Heart failure is a complex syndrome characterized by the inability of the heart to pump enough blood to meet the needs of the body and can be caused by various cardiac diseases. Representative models are essential to understand the nature of these diseases. To that end, recapitulating cardiac diseases in vitro provides an accessible platform to study cell autonomous molecular mechanisms. We have employed human pluripotent stem cells to generate (patient-specific) cardiomyocytes. Consequently, we have demonstrated that cellular iron deficiency impairs both mitochondrial respiration and contractile function in human cardiomyocytes. Also, a specific signaling pathway in cardiac hypertrophy was identified, and inhibition of this pathway prevented hypertrophy altogether. In addition, we studied aspects of peripartum cardiomyopathy, a severe pregnancy-related cardiac disease. This intricate disease is believed to be the result of a complex interplay between genetic factors, cathepsin D, prolactin, multiple cell types and a specific microRNA. We established that increased levels of circulating cathepsin D are not only associated with peripartum cardiomyopathy, but also correlated with heart failure severity in large European population of heart failure patients. Moreover, we provide evidence that cathepsin D is protective for the heart during stress. Finally, through induced pluripotent stem cells, we generated peripartum cardiomyopathy patient-specific cardiomyocytes. Transcriptome sequencing revealed aberrant metabolic regulation in patient-specific cells. These studies signify in vitro cardiac disease models as a valuable tool to study afflictions of the heart in great detail to accelerate the progress of future treatment development.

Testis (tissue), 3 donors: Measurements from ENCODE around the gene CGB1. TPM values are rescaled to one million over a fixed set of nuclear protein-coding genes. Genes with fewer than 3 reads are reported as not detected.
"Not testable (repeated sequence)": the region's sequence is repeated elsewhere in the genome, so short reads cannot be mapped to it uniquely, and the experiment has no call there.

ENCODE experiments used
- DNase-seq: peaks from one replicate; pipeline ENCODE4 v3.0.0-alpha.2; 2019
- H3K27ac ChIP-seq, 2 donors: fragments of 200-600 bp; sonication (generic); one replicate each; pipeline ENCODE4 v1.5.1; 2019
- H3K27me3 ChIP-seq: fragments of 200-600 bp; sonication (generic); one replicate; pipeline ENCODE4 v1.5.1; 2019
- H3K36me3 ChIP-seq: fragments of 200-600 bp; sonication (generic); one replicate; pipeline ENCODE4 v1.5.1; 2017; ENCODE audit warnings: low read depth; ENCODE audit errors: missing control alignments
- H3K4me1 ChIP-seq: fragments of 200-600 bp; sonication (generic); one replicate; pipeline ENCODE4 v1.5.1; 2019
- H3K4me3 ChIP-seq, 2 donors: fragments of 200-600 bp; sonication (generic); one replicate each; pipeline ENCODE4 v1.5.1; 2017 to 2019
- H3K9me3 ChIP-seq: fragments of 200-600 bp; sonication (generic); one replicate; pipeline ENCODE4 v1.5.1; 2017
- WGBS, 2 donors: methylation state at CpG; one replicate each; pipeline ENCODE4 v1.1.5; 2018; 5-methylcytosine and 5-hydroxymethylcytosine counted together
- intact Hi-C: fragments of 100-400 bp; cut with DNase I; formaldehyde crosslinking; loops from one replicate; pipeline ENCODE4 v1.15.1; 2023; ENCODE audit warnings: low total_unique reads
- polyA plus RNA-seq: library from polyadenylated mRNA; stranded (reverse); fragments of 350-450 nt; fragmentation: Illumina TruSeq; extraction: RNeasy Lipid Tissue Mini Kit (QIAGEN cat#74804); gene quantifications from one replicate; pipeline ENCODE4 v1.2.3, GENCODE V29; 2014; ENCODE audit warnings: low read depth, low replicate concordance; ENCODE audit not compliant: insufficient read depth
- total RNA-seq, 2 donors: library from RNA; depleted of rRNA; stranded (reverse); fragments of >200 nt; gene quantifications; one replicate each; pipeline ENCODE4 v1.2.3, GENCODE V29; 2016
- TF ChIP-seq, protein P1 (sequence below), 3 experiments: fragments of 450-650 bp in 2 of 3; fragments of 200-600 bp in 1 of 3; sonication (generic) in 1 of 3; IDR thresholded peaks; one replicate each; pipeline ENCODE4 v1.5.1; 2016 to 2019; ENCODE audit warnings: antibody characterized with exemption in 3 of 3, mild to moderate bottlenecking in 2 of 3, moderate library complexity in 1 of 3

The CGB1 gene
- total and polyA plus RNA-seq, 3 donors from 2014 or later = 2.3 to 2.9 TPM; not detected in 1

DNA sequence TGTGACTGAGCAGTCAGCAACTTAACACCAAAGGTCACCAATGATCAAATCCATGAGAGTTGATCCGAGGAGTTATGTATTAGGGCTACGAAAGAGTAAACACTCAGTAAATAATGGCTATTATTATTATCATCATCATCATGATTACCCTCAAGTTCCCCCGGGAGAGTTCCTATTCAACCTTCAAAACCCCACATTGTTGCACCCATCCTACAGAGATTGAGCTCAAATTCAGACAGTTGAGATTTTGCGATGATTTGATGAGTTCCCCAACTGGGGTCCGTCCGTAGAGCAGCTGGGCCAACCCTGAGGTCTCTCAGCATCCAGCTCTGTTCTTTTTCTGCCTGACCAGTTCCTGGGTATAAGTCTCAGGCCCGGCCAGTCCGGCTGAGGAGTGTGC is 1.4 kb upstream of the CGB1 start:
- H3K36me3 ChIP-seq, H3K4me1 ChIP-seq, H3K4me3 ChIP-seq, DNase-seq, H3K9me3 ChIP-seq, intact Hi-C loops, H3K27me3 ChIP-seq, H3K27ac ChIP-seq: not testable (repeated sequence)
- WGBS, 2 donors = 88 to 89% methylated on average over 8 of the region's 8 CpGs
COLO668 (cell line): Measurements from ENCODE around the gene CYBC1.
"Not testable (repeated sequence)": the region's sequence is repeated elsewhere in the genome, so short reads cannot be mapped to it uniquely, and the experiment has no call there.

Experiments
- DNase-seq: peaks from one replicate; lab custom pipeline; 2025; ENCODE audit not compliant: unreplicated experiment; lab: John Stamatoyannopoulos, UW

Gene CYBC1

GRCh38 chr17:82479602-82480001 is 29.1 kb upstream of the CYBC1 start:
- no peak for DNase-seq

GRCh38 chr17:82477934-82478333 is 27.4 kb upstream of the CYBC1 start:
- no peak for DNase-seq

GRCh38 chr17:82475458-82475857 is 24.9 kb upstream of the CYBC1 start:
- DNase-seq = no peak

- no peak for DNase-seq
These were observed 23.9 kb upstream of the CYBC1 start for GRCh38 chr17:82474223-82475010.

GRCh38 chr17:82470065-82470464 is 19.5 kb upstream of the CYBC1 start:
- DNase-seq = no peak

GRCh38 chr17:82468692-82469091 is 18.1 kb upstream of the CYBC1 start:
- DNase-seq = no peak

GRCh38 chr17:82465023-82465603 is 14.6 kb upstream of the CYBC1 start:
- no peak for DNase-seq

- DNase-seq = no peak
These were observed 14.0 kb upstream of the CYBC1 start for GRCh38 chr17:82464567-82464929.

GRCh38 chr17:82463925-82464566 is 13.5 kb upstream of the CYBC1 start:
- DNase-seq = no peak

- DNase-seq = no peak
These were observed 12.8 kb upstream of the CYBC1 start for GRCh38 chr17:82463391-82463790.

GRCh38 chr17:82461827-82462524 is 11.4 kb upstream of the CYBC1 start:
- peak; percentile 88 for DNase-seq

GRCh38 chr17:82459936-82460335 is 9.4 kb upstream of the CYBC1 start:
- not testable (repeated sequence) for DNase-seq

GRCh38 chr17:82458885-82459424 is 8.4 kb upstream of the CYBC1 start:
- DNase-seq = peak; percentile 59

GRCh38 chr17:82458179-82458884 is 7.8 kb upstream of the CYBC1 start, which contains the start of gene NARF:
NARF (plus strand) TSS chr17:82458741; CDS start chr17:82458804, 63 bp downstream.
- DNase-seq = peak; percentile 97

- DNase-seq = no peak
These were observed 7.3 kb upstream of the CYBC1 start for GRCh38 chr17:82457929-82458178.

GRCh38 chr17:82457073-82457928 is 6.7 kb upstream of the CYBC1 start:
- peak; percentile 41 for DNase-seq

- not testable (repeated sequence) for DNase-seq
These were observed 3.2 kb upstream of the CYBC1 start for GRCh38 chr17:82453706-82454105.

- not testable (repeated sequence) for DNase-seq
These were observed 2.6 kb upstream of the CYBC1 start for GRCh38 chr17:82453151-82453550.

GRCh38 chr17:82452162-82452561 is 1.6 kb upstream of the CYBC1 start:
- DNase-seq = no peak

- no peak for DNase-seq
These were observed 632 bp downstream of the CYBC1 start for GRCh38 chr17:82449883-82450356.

|Qualification||Doctor of Philosophy|
|Place of Publication||[Groningen]|
|Publication status||Published - 2019|